The visual communication mistakes even seasoned marketers makeJun 25, 2019
Katy Cesarotti | Gallery Design Studio Editor + Copywriter
Why do some layouts turn consumers off? Why do social media users click on certain links and not others? Why don’t clients read your sales sheets?
We’ve identified some all-too-common design mistakes that threaten to disrupt your message and negate your strategy. Even experienced marketing professionals sometimes fall into these visual communication traps.
Master beautiful (and functional) user experiences with the following tweaks.
1. Overcrowded Layouts Confuse the Reader
To get through to your audience it can be tempting to cram information into presentation slides or to add eye-catching gifs to all your webpages. But overstuffed marketing collateral can overwhelm the user.
Eyetracking studies have shown that consumers’ eyes often follow certain scanning patterns online. The most famous is the F-shape: we read from left to right, and as we get further down the page, we read less and less. Some users skip the regular text and only read headers and subheaders. Other users, most often on mobile, “mark” one spot on the page as the mouse scrolls.
By understanding viewer behavior, your team can structure clean layouts that are built for skimming. Create a main focal point to attract the user’s attention, like a pull quote, informative graph, or key statistic.
Ideally, each paragraph (or presentation slide) should contain one idea. Too much information or content to cram in? Consider splitting it up into chunks or different pages.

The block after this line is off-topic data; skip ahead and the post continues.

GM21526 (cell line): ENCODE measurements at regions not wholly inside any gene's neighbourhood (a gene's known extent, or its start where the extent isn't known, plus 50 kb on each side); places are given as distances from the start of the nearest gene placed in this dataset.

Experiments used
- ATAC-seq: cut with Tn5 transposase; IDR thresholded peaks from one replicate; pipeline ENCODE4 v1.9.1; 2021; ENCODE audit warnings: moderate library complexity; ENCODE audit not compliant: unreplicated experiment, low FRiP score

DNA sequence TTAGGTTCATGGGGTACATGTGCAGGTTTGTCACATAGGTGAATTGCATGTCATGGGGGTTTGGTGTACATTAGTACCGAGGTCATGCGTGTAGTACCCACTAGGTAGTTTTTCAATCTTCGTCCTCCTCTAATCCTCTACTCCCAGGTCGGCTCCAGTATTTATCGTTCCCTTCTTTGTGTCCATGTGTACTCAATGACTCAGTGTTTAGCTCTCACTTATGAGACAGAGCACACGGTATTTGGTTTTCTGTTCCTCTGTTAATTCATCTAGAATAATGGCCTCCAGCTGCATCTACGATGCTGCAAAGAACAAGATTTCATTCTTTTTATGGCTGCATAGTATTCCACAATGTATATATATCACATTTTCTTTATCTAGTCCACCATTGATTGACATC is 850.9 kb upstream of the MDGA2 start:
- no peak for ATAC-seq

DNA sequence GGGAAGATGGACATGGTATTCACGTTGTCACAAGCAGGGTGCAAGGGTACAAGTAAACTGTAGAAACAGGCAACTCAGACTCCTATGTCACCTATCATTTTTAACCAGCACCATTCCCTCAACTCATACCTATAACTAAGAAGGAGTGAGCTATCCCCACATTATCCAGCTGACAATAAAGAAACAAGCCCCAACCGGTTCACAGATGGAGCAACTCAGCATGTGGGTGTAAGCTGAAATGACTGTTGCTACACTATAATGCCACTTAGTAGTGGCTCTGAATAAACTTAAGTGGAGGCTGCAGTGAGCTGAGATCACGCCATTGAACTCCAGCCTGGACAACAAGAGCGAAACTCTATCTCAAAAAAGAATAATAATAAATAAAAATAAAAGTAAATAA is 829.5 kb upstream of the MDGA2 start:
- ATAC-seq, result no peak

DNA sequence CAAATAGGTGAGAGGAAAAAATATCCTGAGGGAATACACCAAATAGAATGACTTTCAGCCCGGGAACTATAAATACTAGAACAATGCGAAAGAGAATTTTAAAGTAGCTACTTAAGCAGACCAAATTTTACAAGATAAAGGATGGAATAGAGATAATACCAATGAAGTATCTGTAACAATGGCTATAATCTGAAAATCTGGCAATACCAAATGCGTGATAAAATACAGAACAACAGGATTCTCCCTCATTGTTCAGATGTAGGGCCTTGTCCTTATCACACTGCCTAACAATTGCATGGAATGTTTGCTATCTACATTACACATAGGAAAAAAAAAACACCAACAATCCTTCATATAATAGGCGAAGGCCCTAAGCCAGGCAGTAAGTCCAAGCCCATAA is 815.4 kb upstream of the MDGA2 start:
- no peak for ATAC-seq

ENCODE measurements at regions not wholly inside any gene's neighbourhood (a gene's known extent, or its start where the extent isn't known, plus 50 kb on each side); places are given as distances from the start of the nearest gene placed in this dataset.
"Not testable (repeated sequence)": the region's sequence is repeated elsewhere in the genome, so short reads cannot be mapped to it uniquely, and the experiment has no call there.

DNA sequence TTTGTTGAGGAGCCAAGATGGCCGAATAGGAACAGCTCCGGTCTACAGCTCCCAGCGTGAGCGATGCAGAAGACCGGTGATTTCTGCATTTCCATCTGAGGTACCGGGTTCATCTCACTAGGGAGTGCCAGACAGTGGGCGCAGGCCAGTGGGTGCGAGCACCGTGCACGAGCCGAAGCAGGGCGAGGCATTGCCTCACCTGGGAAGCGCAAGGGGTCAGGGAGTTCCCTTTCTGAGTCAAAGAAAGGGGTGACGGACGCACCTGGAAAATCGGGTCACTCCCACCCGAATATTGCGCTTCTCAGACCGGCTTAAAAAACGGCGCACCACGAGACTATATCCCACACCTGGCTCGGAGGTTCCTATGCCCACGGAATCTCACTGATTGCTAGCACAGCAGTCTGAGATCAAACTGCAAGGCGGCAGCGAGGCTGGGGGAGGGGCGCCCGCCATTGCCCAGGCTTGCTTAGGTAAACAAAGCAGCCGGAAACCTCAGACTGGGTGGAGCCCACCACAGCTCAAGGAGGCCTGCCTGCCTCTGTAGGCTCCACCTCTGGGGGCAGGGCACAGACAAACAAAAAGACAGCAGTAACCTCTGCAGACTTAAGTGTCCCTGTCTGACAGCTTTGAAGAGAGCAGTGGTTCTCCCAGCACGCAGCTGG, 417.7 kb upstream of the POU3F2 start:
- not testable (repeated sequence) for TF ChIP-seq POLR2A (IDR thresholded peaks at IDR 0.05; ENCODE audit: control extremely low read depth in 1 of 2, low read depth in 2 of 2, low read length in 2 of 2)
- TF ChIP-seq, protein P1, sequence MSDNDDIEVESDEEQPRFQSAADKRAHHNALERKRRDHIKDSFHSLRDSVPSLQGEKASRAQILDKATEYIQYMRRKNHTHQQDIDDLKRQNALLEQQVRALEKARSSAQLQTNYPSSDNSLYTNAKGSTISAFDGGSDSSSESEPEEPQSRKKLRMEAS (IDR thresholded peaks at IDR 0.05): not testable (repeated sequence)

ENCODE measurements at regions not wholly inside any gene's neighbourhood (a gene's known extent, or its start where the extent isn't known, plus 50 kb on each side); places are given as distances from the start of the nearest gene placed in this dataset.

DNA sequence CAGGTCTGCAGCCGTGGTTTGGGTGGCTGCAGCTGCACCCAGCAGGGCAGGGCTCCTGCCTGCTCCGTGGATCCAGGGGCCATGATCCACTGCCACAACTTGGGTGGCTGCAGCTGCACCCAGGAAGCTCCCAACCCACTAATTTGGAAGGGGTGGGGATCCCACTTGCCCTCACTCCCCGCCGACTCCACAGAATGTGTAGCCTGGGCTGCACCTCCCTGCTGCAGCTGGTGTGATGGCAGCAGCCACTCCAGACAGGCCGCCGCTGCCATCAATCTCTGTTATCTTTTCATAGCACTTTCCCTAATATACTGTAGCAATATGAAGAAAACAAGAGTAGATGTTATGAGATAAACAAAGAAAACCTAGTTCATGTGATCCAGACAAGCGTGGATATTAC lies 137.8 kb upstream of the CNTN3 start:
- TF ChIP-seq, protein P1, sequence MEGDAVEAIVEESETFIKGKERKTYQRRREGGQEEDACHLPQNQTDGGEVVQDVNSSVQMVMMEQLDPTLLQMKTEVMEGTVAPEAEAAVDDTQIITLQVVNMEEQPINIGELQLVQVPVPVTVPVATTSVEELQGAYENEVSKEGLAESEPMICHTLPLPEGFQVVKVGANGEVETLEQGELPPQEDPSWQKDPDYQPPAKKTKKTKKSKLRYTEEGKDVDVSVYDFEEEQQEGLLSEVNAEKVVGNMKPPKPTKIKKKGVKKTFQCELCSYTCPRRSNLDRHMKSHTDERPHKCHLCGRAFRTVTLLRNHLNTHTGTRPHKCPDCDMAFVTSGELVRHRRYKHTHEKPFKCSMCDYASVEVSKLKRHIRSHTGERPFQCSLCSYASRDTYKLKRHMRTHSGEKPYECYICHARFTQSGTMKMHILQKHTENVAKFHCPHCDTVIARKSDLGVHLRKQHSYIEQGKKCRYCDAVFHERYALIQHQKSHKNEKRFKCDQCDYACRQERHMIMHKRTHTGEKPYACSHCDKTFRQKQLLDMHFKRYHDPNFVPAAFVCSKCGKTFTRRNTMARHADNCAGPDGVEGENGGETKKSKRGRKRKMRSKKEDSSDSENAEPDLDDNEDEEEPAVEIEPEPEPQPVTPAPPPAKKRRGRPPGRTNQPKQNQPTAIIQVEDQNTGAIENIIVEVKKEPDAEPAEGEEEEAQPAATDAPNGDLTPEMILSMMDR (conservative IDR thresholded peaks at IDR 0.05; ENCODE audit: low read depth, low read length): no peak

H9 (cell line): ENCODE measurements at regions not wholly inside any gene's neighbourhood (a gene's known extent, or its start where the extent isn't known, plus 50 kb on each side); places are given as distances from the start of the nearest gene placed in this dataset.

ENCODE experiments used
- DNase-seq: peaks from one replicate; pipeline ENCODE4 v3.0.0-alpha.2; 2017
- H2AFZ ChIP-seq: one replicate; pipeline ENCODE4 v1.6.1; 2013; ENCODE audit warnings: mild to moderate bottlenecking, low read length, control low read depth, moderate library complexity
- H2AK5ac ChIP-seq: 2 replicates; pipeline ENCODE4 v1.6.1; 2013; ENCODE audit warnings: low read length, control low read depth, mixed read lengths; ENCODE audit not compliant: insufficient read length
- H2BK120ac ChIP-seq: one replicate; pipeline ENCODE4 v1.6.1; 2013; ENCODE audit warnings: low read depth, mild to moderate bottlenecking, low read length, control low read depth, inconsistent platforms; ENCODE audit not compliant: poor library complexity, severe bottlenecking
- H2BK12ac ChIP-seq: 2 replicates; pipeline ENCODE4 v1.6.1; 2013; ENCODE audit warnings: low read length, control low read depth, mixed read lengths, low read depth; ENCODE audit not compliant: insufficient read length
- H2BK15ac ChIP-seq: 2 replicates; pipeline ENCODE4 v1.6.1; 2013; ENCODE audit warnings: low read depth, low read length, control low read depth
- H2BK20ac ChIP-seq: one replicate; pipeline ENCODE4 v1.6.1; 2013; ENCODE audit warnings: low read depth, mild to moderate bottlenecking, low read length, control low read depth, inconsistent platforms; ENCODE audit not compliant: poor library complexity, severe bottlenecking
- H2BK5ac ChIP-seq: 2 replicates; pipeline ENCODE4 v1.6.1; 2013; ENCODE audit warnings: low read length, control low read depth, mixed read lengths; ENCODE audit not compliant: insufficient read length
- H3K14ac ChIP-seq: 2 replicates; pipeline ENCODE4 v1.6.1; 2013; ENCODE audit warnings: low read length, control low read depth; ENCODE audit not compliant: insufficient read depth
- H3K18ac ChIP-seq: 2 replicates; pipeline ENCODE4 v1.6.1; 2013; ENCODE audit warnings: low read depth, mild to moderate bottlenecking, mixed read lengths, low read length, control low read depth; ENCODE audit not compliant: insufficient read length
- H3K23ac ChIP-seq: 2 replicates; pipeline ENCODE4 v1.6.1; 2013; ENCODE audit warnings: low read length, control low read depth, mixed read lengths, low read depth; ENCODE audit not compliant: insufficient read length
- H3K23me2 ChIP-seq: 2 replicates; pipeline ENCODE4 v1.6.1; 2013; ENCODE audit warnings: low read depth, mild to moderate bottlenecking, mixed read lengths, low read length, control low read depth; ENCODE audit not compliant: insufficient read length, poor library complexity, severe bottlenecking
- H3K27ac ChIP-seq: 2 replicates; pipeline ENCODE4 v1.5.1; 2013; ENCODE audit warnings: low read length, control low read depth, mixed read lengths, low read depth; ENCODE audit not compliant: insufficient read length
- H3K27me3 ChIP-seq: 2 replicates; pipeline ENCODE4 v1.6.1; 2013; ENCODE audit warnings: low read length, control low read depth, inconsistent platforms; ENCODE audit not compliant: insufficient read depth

Clear headings with meaningful keywords establish visual hierarchy for readers. Consumers can skip information, decide what’s important, and opt in to read what they need. When pages have too much information to take in at once, it can distract the viewer.
2. Redundant Design Adds Fluff, Not Meaning
Illustrations, graphs, text, stock photos, video: Each element demands attention from your viewer until all that background noise becomes deafening, and drowns out your message.
Too much decorative clutter can dilute your message. Great design should add value for the user, instead of just prettifying the page.
Do graphs or charts just repeat what the text says? Are the visuals bland or forgettable? It might seam counterintuitive, but one of the best ways to maximize the impact of visuals is to go minimal.
White space gives your readers room to breathe.
Visuals can create value for consumers in a variety of ways:
- Explain complex concepts or processes
- Add animation or excitement
- Reinforce your brand values
- Forge emotional connections
- Drive action throughout the customer journey
In visual communication, there’s a crucial difference between offering insight and triggering action. Consumers want to understand where they fit into the action flow and what they need to do next to address their problem.
A Wharton study at UPenn analyzed the performance of two different brochures to raise funds and combat world hunger. One brochure focused on the hard data: the number of people without access to safe food or water, how many communities were affected. with just the hard data on starvation in Africa vs narrative of one girl: The team from Wharton found that the brochure that contained the story of Rokia drove significantly more donations than the statistics-filled one.
Engage emotion with visual storytelling. Data or facts can function on an intellectual level, but to drive buying behavior, communications need to resonate on an emotional level
3. Inaccessible and hard-to-read visuals
Visual communication should be designed for the realities of the actual user. Your users might be taking in your content in ways you didn’t intend: watching videos on mute in an open office, for example, or zooming in on a graph on their phone. With accessible design, you can ensure your marketing materials add value for all users of different abilities.
Accessibility often means better readability and search rankings that benefit all of your users. Search engines can’t crawl scanned-in PDFs or videos, but they can crawl HTML content and video transcripts. Direct and concise content is always best.